MacAulay says group has struggled to find a consistent location for the show
NEW GLASGOW – When he was just 12-years-old, Don MacAulay saw the rabbit across the swamp before anyone else. He shoved the safety off of his 12-gauge shotgun and shot it.
© AMANDA JESS - THE NEWS
Don MacAulay, president of the West Pictou Wildlife Association, jokes that he was born with a gun in his hand. He’s been a gun enthusiast since he shot his first rabbit at 12-years-old. The association hosted their annual gun show on Saturday and Sunday in New Glasgow.
“That’s my first rabbit,” he remembers thinking, adding that it felt good.
Since that moment, he’s been a gun enthusiast.
Now 79, he’s ready to pass the torch as organizer of the West Pictou Wildlife Association’s annual gun show to Bert MacDonald.
He has no plans to stop being involved though.
He’s been president of the association for eight years, but has been with them since the 1950’s.
The Durham man began selling guns and ammunition after he retired at 49 from the Canadian Air Force and work in Toronto.
He was trying to convince others of the practical nature of loading your own ammunition during the gun show in New Glasgow on Saturday.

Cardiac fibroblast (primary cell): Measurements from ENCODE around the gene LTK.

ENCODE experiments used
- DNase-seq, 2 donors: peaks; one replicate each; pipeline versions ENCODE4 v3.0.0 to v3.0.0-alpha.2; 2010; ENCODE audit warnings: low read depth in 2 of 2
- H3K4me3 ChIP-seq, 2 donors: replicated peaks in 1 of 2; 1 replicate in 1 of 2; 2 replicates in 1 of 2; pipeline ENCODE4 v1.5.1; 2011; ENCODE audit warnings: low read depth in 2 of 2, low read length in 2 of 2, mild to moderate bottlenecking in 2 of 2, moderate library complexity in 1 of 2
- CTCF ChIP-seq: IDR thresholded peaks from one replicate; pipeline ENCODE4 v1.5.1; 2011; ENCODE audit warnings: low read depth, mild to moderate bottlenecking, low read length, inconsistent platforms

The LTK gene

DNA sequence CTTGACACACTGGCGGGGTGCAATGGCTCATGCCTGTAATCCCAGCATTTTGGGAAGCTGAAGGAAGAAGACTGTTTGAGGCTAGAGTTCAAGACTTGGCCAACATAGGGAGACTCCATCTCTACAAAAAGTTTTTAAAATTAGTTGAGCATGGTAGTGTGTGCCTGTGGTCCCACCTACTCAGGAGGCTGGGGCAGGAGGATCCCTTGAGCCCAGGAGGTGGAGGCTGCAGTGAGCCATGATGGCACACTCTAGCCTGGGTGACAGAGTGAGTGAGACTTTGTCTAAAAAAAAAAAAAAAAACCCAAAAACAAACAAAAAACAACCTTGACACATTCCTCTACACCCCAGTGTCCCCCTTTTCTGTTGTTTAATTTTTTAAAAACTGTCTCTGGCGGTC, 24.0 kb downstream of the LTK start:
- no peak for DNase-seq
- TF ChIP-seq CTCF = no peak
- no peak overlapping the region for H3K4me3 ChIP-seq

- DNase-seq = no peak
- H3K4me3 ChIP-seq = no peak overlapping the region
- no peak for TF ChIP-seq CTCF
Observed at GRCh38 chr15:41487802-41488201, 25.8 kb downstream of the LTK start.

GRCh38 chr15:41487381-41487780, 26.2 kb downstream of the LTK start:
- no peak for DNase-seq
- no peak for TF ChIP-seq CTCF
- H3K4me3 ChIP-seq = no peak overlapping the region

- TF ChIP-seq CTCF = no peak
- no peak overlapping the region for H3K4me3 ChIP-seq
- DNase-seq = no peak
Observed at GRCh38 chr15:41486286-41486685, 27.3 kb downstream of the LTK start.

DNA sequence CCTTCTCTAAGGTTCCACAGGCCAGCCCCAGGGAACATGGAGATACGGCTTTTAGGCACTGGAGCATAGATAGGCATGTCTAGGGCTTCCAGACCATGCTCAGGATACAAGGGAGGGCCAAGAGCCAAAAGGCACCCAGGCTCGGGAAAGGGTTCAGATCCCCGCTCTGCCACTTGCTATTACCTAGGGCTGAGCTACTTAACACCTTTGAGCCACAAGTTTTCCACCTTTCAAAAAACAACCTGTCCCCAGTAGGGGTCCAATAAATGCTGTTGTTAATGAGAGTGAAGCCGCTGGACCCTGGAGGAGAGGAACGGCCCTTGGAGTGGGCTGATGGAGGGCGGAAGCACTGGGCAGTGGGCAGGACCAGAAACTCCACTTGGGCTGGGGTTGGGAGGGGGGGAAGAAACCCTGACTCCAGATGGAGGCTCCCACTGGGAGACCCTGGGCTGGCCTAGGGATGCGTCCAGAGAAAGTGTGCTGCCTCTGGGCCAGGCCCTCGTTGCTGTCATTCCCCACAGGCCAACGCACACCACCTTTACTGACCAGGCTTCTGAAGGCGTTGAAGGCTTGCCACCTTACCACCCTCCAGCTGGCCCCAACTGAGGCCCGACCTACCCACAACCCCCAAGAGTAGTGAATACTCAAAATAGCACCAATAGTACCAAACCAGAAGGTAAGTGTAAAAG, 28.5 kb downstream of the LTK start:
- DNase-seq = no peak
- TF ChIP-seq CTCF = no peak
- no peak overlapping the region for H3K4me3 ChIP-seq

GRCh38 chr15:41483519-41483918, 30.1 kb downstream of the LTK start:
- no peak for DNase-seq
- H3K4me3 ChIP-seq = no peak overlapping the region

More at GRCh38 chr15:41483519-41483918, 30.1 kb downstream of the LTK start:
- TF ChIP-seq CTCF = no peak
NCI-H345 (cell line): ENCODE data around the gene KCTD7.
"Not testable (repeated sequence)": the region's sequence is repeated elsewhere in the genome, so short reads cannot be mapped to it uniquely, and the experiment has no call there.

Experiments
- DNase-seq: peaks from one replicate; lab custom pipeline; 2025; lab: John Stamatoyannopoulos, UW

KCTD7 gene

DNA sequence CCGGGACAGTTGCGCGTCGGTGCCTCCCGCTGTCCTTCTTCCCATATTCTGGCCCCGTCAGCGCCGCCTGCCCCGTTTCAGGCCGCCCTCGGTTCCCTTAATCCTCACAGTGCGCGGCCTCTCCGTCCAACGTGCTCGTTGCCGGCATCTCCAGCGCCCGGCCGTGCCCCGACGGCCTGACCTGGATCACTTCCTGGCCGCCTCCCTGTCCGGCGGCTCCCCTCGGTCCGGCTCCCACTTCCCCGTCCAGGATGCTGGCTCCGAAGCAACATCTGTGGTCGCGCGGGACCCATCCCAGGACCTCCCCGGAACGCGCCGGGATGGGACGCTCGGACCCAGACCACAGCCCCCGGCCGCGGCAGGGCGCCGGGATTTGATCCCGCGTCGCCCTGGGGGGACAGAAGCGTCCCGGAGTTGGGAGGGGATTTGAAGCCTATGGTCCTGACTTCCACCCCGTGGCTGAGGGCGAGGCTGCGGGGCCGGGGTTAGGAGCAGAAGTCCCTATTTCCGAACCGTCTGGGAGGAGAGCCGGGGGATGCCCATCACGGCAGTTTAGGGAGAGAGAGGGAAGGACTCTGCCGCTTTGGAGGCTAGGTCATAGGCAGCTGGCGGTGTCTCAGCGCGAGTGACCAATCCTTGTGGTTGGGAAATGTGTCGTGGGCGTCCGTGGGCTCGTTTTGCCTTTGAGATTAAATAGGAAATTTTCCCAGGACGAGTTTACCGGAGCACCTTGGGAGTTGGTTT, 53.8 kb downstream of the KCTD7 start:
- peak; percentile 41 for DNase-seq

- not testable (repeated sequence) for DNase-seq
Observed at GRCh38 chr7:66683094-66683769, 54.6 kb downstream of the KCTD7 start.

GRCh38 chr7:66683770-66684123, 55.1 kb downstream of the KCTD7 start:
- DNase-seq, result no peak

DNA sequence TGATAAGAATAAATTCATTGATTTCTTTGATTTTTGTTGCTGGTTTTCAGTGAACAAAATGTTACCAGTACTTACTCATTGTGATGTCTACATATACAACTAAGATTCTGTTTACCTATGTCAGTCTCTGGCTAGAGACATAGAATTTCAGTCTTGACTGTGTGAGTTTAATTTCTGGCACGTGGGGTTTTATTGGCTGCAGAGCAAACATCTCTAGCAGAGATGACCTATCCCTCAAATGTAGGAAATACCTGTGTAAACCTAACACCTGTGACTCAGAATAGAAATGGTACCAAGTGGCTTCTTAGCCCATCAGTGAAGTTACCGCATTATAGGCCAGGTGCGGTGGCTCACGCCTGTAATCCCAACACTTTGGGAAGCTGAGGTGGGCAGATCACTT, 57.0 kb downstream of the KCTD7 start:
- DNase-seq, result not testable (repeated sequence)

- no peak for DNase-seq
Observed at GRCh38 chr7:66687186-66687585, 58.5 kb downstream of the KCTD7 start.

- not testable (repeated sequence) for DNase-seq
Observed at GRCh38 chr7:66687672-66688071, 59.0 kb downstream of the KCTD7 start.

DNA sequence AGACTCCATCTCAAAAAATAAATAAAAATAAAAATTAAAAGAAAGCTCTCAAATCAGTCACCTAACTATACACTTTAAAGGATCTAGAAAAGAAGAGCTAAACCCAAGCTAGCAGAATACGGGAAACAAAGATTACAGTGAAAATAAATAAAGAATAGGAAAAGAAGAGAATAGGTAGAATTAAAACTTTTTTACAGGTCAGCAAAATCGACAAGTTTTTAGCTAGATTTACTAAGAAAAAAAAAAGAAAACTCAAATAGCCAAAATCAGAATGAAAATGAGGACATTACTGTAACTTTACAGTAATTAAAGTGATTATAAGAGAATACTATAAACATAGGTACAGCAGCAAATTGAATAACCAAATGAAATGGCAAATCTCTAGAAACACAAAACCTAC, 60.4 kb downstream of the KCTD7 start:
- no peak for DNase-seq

He prefers to handload his ammunition as a cost-saver, but stressing the importance of being careful, noting that double loading the gunpowder can cause harm to the shooter.
It was the association’s first year hosting in the Bluenose Curling Club. They’re finding it harder and harder to hold onto a location, which MacAulay suggests is due to many venues closing and a pushback against guns.
The gun show brought in dealers from all over the Maritimes, drawing in an average of 1,000 attendants over the two days it was held.
It’s only one of the non-profit group’s events, taking part in Christmas Daddies, food drives and hosting the Pictou Troutarama each June.
They also meet in Lyons Brook’s hall once a month, and have social gatherings at their 200-yard rifle range in Sunridge.
MacAulay notes that they used to teach firearm safety as well.
He jokes that he was born with a gun in his hand, starting hunting at a time when “rabbits were thicker than blackflies.”
He remembers buying his first brand new rifle for only $72, a small fraction of what it would cost today at close to $650, he said.
He found those days hunting out in Scotch Hill therapeutic, and that’s why he continues to shoot today.
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